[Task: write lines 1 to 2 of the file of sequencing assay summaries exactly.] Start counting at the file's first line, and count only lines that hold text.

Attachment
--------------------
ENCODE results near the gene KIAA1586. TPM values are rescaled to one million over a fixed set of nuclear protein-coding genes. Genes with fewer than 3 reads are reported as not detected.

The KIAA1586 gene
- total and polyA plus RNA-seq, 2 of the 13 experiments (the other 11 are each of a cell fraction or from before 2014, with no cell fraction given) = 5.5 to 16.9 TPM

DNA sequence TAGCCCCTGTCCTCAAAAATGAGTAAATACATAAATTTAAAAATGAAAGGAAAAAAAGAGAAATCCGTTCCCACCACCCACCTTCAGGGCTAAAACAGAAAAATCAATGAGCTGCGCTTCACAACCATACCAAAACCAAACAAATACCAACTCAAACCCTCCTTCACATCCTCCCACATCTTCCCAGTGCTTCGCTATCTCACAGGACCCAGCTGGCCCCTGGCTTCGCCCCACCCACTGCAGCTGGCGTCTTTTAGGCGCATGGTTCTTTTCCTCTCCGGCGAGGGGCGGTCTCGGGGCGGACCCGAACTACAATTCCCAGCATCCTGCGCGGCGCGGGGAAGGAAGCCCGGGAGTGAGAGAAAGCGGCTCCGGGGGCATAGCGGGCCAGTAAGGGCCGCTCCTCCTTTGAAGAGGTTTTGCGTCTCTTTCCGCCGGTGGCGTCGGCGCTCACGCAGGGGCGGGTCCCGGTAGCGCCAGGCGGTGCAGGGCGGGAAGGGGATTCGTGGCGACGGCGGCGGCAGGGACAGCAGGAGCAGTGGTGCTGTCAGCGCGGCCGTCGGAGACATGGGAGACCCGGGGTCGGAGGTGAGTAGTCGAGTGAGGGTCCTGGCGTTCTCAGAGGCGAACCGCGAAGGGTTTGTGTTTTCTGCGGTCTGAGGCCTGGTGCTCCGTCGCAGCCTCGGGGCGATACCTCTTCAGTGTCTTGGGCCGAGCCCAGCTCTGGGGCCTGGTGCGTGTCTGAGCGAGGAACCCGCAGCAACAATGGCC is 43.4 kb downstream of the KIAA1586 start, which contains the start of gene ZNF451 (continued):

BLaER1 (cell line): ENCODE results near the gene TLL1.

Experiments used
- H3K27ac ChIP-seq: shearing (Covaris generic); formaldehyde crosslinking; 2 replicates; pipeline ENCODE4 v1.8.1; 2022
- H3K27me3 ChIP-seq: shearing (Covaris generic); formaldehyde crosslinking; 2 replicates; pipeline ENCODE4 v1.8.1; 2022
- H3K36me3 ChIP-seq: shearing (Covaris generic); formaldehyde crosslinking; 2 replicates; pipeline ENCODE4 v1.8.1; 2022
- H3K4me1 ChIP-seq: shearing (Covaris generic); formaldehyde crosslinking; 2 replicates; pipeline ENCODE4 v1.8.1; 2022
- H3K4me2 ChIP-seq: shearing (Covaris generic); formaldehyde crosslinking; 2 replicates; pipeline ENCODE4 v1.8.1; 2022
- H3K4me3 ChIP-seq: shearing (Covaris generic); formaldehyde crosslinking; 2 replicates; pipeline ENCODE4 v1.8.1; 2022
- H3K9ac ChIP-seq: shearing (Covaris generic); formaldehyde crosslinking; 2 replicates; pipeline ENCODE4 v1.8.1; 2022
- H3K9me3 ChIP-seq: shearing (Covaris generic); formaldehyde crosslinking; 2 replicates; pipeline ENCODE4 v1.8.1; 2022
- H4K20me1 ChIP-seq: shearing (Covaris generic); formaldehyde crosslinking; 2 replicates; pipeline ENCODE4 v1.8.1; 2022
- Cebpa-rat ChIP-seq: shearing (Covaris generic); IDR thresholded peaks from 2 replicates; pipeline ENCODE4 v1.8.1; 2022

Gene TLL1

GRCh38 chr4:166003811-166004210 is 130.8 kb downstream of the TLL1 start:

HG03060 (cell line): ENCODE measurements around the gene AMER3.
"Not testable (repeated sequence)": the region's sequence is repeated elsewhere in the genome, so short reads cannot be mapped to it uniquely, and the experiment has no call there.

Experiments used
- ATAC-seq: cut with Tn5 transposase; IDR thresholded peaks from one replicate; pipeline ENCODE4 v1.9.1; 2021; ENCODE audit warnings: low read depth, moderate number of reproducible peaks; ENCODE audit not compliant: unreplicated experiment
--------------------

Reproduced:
ENCODE results near the gene KIAA1586. TPM values are rescaled to one million over a fixed set of nuclear protein-coding genes. Genes with fewer than 3 reads are reported as not detected.

The KIAA1586 gene